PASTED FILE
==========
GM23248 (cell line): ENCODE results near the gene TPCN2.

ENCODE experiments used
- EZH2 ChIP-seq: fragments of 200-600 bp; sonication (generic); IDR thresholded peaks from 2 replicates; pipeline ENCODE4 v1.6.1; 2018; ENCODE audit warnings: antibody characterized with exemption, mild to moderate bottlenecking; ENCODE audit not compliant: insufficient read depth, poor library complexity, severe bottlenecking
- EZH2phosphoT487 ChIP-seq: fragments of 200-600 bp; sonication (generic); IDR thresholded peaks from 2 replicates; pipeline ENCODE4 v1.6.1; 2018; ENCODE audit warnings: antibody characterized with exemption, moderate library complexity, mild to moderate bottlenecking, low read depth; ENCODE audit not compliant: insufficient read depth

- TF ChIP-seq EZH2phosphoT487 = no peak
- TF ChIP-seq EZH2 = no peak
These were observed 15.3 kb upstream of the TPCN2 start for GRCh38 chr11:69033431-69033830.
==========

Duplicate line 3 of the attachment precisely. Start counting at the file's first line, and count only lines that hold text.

- EZH2 ChIP-seq: fragments of 200-600 bp; sonication (generic); IDR thresholded peaks from 2 replicates; pipeline ENCODE4 v1.6.1; 2018; ENCODE audit warnings: antibody characterized with exemption, mild to moderate bottlenecking; ENCODE audit not compliant: insufficient read depth, poor library complexity, severe bottlenecking